Inquisitive, curious, and creative writer and seeker of knowledge. But Just because you can afford a college education or get student loans, grants or scholarships doesn't mean you should go to college if you're not percent ready or certain of what you want to study.
I nearly always start off my presentations by asking the students how they think college is different than high school. It is obvious to almost everyone that there would be negative consequences associated with skipping class in high school.
In college however, it is more difficult to see these consequences because there is no assistant principal calling your parents when you skip and assigning you Saturday school.
The consequences still exist, though, and it is important to understand them. It is also important to understand the reasons why a college student might skip a class so you can make an informed decision for yourself when you attend college. When you miss class, whether the reason for missing is excusable or not, you are missing out on the opportunity to gain additional knowledge.
Of course it is possible to gain that knowledge in alternative ways or with additional effort, but really if you are already skipping class are you going to put in the additional effort? Hey did you go to class today?
Student A is not asking because they went to class and want to follow up about a certain topic covered in lecture. They skipped and want to know if they missed a quiz or something Student B: Yeah I was there, where were you?
Did we do anything in class? That may be how it occasionally works in high school, where your teacher allows you to work on homework during the entire class period, but in college a professor lectures to the class for pretty much the entire time.
However, I understand what the student is probably thinking. They think they can just read over notes from a friend and read the class textbook and pick up everything they would have learned by going to class that day, and honestly that would work for some classes and for some students.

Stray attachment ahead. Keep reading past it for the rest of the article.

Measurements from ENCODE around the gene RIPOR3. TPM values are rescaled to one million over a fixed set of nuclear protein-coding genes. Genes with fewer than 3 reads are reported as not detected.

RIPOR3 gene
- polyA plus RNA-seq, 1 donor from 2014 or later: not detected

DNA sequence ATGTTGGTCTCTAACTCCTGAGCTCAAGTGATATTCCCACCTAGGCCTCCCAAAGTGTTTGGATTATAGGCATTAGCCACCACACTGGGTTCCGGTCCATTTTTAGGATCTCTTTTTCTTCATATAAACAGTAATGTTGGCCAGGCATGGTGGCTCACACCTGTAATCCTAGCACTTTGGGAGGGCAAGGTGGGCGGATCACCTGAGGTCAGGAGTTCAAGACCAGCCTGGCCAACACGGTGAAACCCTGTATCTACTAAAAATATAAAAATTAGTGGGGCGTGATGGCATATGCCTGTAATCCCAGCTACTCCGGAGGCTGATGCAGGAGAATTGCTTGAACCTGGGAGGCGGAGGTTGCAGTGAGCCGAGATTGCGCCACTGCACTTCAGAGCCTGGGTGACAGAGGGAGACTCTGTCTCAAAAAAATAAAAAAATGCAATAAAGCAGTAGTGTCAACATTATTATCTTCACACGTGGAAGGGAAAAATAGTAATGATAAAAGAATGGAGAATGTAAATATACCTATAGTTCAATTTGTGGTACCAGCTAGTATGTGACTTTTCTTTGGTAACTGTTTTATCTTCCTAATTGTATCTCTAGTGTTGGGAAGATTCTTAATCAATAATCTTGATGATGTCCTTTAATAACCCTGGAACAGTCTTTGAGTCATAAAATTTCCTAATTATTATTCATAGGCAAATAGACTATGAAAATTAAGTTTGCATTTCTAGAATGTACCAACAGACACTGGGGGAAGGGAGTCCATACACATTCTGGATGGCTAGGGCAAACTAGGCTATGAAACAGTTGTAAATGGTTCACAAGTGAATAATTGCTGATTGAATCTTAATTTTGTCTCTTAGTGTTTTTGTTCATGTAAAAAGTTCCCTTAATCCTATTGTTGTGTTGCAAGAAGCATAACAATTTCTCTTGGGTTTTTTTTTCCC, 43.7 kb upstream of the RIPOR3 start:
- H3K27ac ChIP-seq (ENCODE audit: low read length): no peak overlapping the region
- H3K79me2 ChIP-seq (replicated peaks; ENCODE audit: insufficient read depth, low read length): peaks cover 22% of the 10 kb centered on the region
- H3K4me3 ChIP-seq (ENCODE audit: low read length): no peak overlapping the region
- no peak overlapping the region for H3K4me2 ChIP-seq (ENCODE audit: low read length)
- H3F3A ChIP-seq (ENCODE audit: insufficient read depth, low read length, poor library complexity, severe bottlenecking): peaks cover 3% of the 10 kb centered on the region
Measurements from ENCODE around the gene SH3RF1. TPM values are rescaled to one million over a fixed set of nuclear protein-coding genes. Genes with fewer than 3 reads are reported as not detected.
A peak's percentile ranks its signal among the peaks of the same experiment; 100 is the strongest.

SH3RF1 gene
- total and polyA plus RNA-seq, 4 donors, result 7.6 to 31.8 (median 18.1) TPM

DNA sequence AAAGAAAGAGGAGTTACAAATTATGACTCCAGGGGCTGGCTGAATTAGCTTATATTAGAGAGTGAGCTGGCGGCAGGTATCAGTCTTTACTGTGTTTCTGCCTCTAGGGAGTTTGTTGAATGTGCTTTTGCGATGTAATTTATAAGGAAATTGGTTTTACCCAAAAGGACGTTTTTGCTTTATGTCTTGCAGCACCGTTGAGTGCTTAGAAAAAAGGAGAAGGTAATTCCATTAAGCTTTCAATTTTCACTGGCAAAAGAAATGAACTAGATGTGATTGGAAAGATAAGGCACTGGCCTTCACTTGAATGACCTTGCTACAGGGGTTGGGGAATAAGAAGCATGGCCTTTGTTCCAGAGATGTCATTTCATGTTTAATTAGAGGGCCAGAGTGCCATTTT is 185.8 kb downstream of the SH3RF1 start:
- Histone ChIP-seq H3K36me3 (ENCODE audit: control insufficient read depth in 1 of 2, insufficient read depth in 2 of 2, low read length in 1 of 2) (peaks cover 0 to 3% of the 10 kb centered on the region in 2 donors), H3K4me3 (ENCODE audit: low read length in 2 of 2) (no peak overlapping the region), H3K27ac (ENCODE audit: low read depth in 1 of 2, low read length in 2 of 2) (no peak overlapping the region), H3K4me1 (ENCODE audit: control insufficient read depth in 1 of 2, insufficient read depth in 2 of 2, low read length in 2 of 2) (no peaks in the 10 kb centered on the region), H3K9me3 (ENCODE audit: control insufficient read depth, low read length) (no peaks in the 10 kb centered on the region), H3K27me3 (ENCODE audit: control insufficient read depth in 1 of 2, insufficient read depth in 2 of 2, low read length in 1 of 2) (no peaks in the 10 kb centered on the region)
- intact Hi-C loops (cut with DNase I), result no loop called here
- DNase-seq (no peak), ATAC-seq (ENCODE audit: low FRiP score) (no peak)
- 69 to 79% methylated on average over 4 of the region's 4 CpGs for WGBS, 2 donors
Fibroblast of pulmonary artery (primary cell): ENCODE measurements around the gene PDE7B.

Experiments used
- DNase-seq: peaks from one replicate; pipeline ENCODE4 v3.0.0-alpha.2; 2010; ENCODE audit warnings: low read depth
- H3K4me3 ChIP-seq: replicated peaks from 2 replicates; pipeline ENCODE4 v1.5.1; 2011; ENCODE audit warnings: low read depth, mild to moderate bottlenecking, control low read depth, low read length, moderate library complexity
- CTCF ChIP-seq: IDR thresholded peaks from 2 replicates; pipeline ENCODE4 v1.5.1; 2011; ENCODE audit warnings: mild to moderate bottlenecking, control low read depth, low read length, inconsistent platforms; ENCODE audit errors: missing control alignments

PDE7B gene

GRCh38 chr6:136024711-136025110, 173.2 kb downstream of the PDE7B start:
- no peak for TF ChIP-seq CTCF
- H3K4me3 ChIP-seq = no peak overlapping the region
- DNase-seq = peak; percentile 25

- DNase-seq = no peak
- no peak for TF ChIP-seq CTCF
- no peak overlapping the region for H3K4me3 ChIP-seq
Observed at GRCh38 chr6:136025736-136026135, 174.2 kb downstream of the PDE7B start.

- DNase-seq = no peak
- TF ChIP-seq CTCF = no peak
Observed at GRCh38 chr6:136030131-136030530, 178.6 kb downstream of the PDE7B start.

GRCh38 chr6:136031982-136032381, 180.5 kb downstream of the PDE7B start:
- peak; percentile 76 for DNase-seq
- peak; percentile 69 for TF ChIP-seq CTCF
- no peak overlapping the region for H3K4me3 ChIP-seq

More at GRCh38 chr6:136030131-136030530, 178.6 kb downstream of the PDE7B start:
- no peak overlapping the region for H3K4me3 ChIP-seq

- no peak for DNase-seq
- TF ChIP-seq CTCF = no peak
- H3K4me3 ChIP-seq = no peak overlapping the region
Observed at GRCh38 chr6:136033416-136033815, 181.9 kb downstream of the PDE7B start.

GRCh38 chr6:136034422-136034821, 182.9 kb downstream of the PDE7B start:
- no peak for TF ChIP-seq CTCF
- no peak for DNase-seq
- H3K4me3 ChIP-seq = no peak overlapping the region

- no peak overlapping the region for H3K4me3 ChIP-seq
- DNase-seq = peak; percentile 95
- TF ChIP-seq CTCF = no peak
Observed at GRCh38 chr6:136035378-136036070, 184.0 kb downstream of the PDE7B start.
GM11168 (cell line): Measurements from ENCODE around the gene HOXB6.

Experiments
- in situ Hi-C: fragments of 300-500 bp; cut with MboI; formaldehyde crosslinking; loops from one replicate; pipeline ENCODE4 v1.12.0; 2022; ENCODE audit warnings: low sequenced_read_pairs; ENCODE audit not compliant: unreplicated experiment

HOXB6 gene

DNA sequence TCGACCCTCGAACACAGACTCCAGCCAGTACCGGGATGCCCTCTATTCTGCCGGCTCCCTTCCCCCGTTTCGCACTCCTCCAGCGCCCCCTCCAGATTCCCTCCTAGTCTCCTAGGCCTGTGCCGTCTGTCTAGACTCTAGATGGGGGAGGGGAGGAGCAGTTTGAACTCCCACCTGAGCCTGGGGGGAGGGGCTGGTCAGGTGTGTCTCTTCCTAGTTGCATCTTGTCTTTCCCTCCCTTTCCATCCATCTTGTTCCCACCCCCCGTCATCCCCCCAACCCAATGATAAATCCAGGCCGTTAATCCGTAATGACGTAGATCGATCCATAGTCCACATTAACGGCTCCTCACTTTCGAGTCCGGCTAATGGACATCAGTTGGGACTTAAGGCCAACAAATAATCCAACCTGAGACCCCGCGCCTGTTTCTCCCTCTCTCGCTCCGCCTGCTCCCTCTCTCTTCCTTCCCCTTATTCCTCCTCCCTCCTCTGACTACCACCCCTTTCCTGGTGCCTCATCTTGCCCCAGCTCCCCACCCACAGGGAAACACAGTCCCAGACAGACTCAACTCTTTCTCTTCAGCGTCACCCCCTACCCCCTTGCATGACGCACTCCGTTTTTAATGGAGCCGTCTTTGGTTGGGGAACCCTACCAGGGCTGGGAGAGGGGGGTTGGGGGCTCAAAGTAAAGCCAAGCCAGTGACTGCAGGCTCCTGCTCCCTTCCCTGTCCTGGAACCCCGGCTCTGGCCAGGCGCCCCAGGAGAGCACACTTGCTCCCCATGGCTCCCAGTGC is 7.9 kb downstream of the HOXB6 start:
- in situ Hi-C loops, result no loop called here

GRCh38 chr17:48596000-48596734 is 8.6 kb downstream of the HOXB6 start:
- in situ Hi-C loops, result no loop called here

All students have different learning styles and while some do better absorbing material when it is spoken to them, others learn better from reading the same material.
My question is, though, why not just do both? There is no easier way to get the information than sitting in class and listening for 50 minutes. One other way college is different than high school is that in college you are paying to attend your class. A college quarter is 10 weeks long so that is If you are going to skip a class then, whatever you are going to do with that time better be worth at least 14 dollars.
If you skip class to take a nap or play World of Warcraft, are those things worth 14 dollars to you? On occasion I did skip class, but I had to believe that I would pay at least 14 dollars to do whatever it was that I did while I skipped.
For example during my senior year of college there was a presentation on campus that was happening during one of my classes that I wanted to attend.
The presentation was by Graham Kerr, who was a TV chef and a childhood hero of mine if you were a huge fan of Emeril Lagasse growing up maybe you can relate and I felt like seeing him speak was a once in a lifetime opportunity.
If I had to I would have paid at least 20 dollars to see the presentation, so for me I felt comfortable skipping my class to attend. Maybe if college students had to pay someone cash every time they skipped a class they would think twice about whether or not it was worth missing class.A college quarter is 10 weeks long so that is and the average student is in class 15 hours a week so that comes out to $ per hour of class.
If you are going to skip a class then, whatever you are going to do with that time better be worth at least 14 dollars.
A college education can open many doors in a person's search for a career. People that have attained a college degree are hired in at a higher pay and are considered to be much more employable. This means that a college graduate would be more likely to be offered employment than another who did not attend college or did not attain a degree.
Going to college or university is a privilege that many would like to have. But Just because you can afford a college education or get student loans, grants or scholarships doesn't mean you should go to college if you're not percent ready or .
The instructors have been very patient and have made me realize you are never to old to go back to college.
With the uncertainty I had experienced and the nervousness that I felt, the instructors made the experience of attending college a great relief. Some students will choose to skip college to dive into ministry, military training, or work. Many students, however, do decide to pursue a life at college.
In the United States alone, there are approximately 5, different colleges/universities from which a student can choose. Going Back to College: Students Tell of Struggle, Success Taking the First Step “Being a nontraditional student has been an experience that I have enjoyed.
Going back to school was a big step for me and I had been very worried about making that step. I was afraid with the amount of time that it had been since I had graduated from high school and .